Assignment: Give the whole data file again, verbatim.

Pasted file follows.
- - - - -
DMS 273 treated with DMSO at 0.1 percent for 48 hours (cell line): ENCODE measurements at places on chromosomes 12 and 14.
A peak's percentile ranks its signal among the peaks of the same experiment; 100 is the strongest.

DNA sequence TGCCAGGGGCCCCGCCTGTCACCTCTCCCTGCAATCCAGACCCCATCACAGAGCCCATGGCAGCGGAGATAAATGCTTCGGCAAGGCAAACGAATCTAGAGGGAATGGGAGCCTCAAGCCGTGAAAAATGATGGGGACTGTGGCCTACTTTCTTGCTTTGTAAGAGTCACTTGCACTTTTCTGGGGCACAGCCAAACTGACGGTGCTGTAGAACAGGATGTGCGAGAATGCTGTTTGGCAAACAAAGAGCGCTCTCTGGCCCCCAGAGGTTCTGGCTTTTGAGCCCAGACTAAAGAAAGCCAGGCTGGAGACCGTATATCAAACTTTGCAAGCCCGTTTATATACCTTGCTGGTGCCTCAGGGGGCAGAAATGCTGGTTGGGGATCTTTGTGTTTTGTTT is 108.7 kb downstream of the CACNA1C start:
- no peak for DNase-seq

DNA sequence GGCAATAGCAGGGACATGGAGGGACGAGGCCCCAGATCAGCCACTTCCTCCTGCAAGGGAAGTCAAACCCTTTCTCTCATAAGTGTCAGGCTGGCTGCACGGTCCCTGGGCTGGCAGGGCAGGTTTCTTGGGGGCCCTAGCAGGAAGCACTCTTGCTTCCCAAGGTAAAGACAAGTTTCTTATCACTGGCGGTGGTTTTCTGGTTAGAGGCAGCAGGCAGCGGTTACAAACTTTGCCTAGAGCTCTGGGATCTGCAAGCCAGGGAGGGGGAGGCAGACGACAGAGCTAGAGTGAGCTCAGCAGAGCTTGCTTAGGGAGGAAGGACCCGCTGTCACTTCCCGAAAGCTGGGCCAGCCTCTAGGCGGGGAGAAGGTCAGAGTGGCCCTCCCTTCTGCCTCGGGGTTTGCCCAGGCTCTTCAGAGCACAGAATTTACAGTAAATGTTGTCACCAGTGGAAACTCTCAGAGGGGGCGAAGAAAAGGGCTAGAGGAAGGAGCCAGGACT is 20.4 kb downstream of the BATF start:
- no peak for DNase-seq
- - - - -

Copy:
DMS 273 treated with DMSO at 0.1 percent for 48 hours (cell line): ENCODE measurements at places on chromosomes 12 and 14.
A peak's percentile ranks its signal among the peaks of the same experiment; 100 is the strongest.

DNA sequence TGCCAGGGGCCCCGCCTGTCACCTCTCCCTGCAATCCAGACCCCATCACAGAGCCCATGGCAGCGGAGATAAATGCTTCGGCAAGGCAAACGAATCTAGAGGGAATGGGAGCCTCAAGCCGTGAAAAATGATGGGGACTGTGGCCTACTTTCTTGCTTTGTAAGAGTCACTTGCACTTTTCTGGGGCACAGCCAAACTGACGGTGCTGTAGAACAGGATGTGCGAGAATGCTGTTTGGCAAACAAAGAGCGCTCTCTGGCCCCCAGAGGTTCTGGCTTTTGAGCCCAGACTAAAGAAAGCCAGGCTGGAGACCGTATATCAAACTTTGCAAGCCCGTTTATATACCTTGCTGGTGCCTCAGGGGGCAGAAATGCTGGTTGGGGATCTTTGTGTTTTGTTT is 108.7 kb downstream of the CACNA1C start:
- no peak for DNase-seq

DNA sequence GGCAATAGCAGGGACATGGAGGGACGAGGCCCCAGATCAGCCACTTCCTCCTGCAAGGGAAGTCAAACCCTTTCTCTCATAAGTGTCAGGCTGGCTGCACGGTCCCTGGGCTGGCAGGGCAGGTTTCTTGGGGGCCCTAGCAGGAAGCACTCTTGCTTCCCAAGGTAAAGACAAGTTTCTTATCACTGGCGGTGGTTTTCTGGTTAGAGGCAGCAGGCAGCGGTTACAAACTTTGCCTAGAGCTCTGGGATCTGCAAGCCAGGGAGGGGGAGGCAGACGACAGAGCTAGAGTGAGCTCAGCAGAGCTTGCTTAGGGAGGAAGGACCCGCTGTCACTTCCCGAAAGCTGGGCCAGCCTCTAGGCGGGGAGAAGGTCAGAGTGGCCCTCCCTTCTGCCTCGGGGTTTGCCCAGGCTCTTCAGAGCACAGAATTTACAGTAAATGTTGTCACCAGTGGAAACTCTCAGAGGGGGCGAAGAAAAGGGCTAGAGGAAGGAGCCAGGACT is 20.4 kb downstream of the BATF start:
- no peak for DNase-seq